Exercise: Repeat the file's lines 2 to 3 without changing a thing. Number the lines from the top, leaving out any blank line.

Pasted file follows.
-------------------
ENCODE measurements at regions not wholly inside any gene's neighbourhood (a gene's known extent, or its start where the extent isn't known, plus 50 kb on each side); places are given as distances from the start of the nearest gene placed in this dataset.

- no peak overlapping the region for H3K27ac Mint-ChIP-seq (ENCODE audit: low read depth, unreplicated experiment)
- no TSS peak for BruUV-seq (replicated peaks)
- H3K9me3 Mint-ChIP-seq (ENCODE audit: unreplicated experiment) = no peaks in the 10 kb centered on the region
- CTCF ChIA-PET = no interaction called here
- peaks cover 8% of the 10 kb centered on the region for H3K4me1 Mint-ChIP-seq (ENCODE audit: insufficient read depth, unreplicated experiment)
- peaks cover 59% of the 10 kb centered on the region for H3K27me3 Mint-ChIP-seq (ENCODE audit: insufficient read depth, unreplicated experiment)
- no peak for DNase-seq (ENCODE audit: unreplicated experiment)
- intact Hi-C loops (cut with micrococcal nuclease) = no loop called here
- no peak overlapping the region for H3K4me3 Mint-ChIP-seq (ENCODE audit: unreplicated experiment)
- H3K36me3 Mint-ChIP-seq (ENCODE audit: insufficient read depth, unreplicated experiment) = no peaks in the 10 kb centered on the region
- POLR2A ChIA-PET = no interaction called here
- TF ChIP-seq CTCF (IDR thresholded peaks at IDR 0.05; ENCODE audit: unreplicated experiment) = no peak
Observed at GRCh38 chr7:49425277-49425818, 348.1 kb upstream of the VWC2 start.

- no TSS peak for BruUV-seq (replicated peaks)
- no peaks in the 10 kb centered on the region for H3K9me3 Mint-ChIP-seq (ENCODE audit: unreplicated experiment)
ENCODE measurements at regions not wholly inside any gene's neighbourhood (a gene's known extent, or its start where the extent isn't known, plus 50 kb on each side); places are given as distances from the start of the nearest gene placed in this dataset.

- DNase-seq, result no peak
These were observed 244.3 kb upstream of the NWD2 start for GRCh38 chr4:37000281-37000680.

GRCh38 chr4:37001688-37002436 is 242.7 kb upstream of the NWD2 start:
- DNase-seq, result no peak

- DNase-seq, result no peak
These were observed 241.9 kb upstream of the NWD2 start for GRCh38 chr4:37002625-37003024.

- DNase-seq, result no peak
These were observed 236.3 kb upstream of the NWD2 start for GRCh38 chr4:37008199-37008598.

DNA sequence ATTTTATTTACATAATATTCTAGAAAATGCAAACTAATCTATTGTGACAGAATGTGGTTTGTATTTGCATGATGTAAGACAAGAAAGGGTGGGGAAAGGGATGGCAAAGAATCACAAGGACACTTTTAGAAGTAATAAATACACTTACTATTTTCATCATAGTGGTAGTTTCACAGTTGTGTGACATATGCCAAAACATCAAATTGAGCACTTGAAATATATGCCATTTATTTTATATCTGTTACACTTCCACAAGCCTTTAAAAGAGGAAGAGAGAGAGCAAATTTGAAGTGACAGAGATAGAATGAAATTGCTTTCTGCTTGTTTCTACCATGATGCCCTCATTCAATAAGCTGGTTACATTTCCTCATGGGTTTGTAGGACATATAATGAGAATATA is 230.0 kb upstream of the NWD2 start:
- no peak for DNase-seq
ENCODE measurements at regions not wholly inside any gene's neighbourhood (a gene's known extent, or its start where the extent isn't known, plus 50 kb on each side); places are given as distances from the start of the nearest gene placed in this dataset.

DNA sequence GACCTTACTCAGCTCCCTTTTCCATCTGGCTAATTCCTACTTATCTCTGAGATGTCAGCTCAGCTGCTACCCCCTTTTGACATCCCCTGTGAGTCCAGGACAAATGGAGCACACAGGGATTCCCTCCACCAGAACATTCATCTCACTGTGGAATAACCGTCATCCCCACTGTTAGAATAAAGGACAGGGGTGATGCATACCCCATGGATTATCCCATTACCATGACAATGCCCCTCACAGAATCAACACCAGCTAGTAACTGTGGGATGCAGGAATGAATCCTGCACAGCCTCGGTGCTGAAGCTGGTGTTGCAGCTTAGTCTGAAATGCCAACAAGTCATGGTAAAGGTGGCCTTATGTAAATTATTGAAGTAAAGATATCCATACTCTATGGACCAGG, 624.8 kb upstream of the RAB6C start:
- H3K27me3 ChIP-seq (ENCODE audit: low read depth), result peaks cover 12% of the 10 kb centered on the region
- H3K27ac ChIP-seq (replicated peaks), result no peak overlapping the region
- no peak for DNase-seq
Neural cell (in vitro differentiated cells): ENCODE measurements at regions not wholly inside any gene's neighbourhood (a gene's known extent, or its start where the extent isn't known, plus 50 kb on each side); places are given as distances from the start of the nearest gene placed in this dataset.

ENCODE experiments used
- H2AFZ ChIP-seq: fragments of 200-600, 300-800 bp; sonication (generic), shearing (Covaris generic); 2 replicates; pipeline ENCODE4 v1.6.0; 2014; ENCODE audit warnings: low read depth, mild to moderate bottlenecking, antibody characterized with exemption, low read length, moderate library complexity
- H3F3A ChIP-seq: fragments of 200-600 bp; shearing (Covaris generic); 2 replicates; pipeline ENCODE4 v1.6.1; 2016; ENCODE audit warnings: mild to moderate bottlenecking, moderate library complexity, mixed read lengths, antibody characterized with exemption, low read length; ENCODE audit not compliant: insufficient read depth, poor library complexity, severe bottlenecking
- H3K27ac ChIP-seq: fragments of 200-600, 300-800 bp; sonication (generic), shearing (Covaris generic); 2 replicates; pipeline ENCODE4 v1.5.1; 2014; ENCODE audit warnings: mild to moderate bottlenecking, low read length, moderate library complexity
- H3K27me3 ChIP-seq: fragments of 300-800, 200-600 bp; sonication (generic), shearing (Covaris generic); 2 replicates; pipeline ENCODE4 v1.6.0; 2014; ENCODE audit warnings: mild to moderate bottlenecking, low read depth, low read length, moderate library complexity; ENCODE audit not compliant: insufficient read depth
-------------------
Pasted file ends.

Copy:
- no peak overlapping the region for H3K27ac Mint-ChIP-seq (ENCODE audit: low read depth, unreplicated experiment)
- no TSS peak for BruUV-seq (replicated peaks)